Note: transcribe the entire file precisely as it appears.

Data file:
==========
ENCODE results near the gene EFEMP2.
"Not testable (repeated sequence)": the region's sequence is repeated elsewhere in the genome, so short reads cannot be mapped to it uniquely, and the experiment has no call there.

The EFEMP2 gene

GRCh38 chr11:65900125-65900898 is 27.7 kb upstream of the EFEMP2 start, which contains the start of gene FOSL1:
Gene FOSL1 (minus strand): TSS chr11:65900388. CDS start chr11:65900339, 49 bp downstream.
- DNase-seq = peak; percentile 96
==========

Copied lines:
ENCODE results near the gene EFEMP2.
"Not testable (repeated sequence)": the region's sequence is repeated elsewhere in the genome, so short reads cannot be mapped to it uniquely, and the experiment has no call there.

The EFEMP2 gene

GRCh38 chr11:65900125-65900898 is 27.7 kb upstream of the EFEMP2 start, which contains the start of gene FOSL1:
Gene FOSL1 (minus strand): TSS chr11:65900388. CDS start chr11:65900339, 49 bp downstream.
- DNase-seq = peak; percentile 96